What you need to know about the 2023 Autumn Statement
We outline the key points from the UK's Budget announcement on 22 November that may affect your tax bill and what you can receive from your pensions, income and savings.
In the lead up to Jeremy Hunt’s Autumn Statement on 22 November, there were rumours that a cut in Inheritance Tax would be the headline grabber... but it didn’t even get a mention. Instead, there were tweaks to National Insurance contributions and the State Pension that will affect millions more people.
Of the 110 measures Hunt says made up his 2023 Autumn Statement, here are the main ones that may affect or be of interest to you and your family.
- State Pension to increase by 8.5% from April to match average earnings, making the full weekly rate for those on the new pension £221.20 (an extra £902 a year), or £169.50 for those on the old structure (£692 more a year).
- Hunt will consult on enabling “one pension pot for life”, which would let people move their pension from one job to another to prevent ‘lost’ pensions.
- The main National Insurance (NI) rate will be cut from 12% to 10% from 6th January 2024. For those on an average £35,400 salary, this represents an annual saving of over £450.
- From April, the Class 2 NI for self-employed people will be removed and Class 4 NI payable for profits between £12,570 and £50,270 will drop from 9% to 8%. Taken together, this will save an average £350 a year for self-employed people.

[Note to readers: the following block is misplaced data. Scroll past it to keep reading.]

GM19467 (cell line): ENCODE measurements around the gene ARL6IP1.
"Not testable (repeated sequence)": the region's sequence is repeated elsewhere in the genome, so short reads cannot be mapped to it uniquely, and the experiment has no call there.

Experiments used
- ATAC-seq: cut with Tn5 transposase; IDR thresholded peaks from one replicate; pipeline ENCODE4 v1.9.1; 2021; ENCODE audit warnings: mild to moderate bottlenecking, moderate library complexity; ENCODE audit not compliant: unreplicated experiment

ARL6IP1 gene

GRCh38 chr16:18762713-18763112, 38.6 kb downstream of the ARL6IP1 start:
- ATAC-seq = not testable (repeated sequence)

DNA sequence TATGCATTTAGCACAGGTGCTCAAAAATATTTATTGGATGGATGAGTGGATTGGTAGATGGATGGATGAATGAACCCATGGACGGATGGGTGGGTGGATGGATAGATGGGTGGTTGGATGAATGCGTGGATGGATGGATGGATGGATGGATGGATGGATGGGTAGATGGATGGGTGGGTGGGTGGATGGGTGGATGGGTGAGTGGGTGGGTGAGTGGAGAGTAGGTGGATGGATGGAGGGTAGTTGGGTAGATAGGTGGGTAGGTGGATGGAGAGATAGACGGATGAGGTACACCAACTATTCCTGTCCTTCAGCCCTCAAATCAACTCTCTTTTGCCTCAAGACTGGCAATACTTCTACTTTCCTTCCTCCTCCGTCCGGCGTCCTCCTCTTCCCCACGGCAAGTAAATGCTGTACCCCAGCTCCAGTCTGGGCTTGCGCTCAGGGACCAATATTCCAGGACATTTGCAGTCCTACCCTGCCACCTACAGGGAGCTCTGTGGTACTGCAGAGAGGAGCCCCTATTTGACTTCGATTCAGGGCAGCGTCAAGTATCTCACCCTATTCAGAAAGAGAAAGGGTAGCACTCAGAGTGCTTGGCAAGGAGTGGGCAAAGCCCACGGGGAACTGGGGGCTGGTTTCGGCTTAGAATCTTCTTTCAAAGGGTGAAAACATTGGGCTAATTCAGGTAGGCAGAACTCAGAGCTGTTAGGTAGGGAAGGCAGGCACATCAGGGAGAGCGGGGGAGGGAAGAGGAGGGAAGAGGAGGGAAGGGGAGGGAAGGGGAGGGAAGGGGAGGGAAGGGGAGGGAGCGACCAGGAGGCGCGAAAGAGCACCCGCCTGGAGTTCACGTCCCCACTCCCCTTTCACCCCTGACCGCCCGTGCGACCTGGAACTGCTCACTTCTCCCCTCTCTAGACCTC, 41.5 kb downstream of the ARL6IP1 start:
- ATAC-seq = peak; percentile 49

- The National Living Wage will lift by 9.8% to £11.44 an hour for workers aged 21 and over.
- ISA limits will be frozen at their current rates for 2024/25, but from April there’ll be the option to pay into more than one ISA in a tax year and make partial transfers.
- Business rate relief extended for another year.
- ‘Full capital expensing’ made permanent, allowing businesses to offset investment in IT equipment and machinery against corporation tax.
- An extra £500 million funding allocated to "innovation centres to help make us an AI powerhouse”.
- Benefit payments to increase by 6.7% in line with September’s inflation rate.
- Alcohol duty frozen until August 2024, but tobacco duty increases immediately.
- Fuel duty is frozen, although the 5p-per-litre reduction brought in last year is due to run out in March 2024.
- The UK inflation rate dropped to 4.6% in October and is forecast to fall to 2.8% by the end of next year and 2% in 2025.
- Growth of the UK economy is set to be higher than previously expected at 0.6% this year, but has been downgraded for 2024 to 0.7% (from 1.8%).
How it might affect you
For those receiving the State Pension, having the triple lock honoured at the highest possible level is great news. More flexibility around ISAs is also welcome, and the National Insurance changes will put more into your pockets if you’re still working. However, as the allowances and thresholds for Income Tax and NI remain frozen until 2028, more people will enter a higher tax bracket or see a greater proportion of income taxed at higher rates as wages/pensions increase.
While inflation is dropping, the golden 2% target is now a year behind schedule, and with VAT unchanged at 20%, the cost of living remains high.
As usual, a Budget is a good time to check your finances are working as hard as they can, and that you’re making the most of all the available allowances and tax-efficient opportunities available.
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